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Crunkilton receives senior Fulbright grant

By Jill Brubaker, University Relations intern

Spectrum Volume 18 Issue 04 - September 14, 1995

John R. Crunkilton, associate dean of the College of Agriculture and Life Sciences at Virginia Tech, has received a J. I. William Fulbright grant to develop a curriculum for the American farm school in Greece for the 1995 fall semester.

While in Thessaloniki, a city in northern Greece, Crunkilton will be working with Thessaloniki Agricultural and Industrial Institute, a boarding school for high-school students. "My major purpose will be to help create a post-secondary program which will offer associate degrees in agriculture," Crunkilton said.

Crunkilton has worked closely with the farm school since 1983, when he received his first Fulbright grant. "Originally, I went to Greece to aid in the professional development of the faculty. This included the improvement of teaching, development of curriculum, and the expansion of their library," he said. Since then, he has traveled to Greece 12 or 13 times to help with various programs.

"Many times I've worked with professors, high school principals, and other educators who travel to the farm school from as far away as Africa for several weeks of workshops that aid in the planning of their educational programs," Crunkilton said. Now, he has received his second Fulbright grant, referred to as a senior Fulbright.

"It's very unusual to get a second grant, because generally Fulbright grants are given to people who haven't had international experience," Crunkilton said.

However, because of the restructuring of many programs, and the fact that post-secondary programs in agriculture are not well developed in Europe, Crunkilton's expertise probably helped him obtain the grant.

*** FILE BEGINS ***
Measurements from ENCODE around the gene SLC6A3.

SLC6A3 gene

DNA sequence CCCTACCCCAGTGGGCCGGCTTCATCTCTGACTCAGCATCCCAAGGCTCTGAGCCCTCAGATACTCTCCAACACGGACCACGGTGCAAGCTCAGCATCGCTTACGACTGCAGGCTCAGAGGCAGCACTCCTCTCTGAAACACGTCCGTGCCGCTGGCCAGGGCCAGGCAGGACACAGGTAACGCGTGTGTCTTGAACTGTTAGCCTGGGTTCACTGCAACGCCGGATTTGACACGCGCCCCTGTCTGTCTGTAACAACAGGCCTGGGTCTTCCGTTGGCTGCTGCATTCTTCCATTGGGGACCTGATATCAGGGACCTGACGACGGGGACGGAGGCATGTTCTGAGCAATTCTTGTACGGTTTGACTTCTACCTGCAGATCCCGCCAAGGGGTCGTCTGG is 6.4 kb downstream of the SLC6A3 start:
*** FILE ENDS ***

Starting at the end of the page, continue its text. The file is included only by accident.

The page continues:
"They'd like to begin enrollment in this post-secondary program by 1996," he said, thus making it a priority. "In addition, we're hoping to make it a regional program, including surrounding countries such as Albania and Bulgaria."

Crunkilton has been at Virginia Tech since 1969. He received a Ph.D. from Cornell University in agricultural education, a master's and a bachelor's degree from Ohio State University in animal science and agricultural education. Crunkilton received Virginia Tech's Alumni Teaching Excellence Award in 1991 and the University Certificate of Teaching Excellence in 1989. He also received the College of Education's Annual Dean's Award for Teaching Excellence, the distinguished lecturer for the American Association of Teacher Educators in Agriculture in 1987, and various other awards. He has worked in many international settings including Albania, Bulgaria, Egypt, Greece, Indonesia, Japan, Portugal, Swaziland, and Yemen.

Under the Fulbright Program, Crunkilton is one of approximately 2,000 U.S. grantees who will travel abroad for the 1995-96 academic year. Established in 1946 by legislation sponsored by Sen. J. William Fulbright of Arkansas, the program is designed "to increase mutual understanding between the people of the United States and the people of other countries." Some 4,700 grants are awarded each year under the program to students, teachers, and scholars world-wide to study, teach, and conduct research in foreign countries. Individuals are selected on the basis of academic and professional qualifications, plus their ability and willingness to share ideas and experiences with people of diverse cultures.

When asked what makes him keep going back to Greece, Crunkilton said, "After a while, I developed working relationships with these people and they asked me back. It's always nice to go back because everyone appreciates everything I do. Working with the people, addressing their problems, and helping them work towards their goals is very rewarding."